Murkowski on DOE renewable energy cuts: ‘Brrrrrrrr!’

Source: Christa Marshall and Geof Koss, E&E News reporters • Posted: Thursday, February 8, 2018

Top Republican appropriators pooh-poohed reports yesterday that the Trump administration is likely to request steeper cuts for renewable energy and energy efficiency than last year.

Sen. Lamar Alexander (R-Tenn,), chairman of the Appropriations subcommittee with jurisdiction over energy and water, said that “while we respect any president’s budget, Congress decides what to do about appropriations.”

The comments echo Alexander’s remarks from 2017, when the Trump administration proposed cutting the Department of Energy’s Office of Energy Efficiency and Renewable Energy by more than half and eliminating the Advanced Research Projects Agency-Energy. At the time, Alexander called the Trump budget “especially bad.”

Similarly, Senate Energy and Natural Resources Chairwoman Lisa Murkowski (R-Alaska) said yesterday, “We didn’t like that,” about the possibility of 72 percent cuts at EERE.

A leaked document from DOE last week showed a plan to slash EERE, along with proposed eliminations of state energy grants and the weatherization program (Greenwire, Feb. 1). It’s uncertain if the numbers are in flux.

Murkowski said, “Brrrrrrrr!” when asked for her reaction to eliminating the DOE weatherization money, which currently is funded at $225 million annually. She signed onto a letter last week urging continued support for the program, which sustains efficiency improvements for low-income families.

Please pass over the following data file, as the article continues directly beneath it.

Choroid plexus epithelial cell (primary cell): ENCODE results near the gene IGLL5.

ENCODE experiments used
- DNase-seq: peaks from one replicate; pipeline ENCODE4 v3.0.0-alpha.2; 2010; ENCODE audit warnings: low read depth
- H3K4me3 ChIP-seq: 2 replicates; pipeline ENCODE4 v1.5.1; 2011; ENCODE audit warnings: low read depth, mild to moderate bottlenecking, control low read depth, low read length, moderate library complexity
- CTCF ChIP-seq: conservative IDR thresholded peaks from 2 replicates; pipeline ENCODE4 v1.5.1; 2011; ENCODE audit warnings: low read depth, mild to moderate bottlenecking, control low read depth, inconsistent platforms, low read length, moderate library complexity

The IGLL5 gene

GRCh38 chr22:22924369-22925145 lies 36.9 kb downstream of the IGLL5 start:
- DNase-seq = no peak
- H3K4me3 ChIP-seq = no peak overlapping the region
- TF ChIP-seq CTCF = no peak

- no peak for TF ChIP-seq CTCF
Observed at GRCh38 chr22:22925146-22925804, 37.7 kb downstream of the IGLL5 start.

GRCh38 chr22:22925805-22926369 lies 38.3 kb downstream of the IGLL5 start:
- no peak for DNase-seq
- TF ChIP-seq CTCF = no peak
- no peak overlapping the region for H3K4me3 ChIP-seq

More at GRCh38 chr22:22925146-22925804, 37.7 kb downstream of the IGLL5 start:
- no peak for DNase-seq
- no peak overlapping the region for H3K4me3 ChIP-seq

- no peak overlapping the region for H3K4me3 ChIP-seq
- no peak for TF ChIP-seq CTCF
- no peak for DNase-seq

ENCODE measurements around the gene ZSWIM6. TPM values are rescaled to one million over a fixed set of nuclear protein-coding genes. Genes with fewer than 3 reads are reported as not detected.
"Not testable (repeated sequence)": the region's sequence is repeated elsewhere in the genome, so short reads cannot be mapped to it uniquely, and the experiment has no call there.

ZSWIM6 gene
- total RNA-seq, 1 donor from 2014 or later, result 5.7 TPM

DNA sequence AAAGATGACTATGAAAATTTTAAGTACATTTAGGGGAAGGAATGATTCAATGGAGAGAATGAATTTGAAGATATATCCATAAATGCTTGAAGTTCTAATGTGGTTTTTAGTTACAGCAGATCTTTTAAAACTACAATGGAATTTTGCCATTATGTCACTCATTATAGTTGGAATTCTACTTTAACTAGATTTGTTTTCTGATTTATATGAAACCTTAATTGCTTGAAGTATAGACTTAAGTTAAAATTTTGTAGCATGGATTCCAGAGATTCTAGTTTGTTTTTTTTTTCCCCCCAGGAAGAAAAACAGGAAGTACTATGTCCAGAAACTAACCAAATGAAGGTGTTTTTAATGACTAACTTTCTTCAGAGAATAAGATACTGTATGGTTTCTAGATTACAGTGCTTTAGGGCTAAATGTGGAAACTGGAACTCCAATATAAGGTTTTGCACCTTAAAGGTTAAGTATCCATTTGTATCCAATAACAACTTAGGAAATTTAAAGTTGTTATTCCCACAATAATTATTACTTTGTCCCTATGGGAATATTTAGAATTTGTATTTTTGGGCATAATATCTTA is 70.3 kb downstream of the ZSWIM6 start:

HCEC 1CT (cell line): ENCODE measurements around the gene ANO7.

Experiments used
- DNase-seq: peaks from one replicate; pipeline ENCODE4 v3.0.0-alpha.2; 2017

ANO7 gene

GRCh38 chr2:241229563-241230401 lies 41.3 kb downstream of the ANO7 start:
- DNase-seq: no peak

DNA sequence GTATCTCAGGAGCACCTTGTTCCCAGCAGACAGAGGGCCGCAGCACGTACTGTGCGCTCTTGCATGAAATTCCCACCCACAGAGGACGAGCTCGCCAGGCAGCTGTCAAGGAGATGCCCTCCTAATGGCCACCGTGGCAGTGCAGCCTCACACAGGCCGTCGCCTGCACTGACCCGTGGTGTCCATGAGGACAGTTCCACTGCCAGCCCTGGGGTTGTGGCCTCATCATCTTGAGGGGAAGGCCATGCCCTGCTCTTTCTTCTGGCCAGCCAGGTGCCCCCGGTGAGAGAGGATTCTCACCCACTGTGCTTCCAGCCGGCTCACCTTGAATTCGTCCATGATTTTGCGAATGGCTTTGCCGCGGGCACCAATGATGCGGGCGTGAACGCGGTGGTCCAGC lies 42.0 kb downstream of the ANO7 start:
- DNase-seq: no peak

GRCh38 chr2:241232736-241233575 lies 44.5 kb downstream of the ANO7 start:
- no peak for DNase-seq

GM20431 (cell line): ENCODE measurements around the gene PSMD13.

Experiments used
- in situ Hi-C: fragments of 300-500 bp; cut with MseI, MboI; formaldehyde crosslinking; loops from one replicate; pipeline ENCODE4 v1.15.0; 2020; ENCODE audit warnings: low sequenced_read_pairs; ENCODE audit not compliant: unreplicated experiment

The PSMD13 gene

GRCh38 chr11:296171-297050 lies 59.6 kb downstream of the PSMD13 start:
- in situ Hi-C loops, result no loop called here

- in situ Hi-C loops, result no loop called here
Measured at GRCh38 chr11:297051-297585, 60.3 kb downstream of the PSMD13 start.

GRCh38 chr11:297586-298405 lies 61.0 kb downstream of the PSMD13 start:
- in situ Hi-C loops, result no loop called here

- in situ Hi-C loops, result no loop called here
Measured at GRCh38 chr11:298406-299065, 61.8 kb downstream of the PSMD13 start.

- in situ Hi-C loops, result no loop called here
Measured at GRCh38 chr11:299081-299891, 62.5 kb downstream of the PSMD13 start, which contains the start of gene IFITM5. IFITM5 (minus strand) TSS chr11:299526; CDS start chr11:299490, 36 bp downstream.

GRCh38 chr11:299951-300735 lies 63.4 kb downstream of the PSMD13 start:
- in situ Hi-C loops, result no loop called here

Murkowski added that she expects Energy Secretary Rick Perry to testify before her committee, although there is not a set date yet. Murkowski also sits on the Energy and Water Development Appropriations Subcommittee.

In the House, the chairman of the same panel, Rep. Mike Simpson (R-Idaho), said “no” about whether proposed EERE cuts would fly. He then changed that to: “I don’t know; we’ll look at it. We take the recommendations and look at why they are proposing certain things, then we ultimately make the decision.”

Simpson added, “I’m obviously a fan of the Department of Nuclear Energy, so we’ll see.”

Sen. Cory Gardner (R-Colo.) also said yesterday, “Congress controls the power of the purse, and I will continue to advocate for NREL [the National Renewable Energy Laboratory],” when asked about possible DOE budget cuts. NREL, in Gardner’s home state, receives the majority of its funding from EERE.

Congress typically swats aside presidential budgets, but they do set a baseline for negotiations. The administration is expected to release its fiscal 2019 plan Monday.

Lawmakers are still working on fiscal 2018 spending bills, but proposals largely ignore White House cut requests. Lawmakers are trying to negotiate an agreement on spending caps before cobbling together an omnibus appropriations package.

Reporter George Cahlink contributed.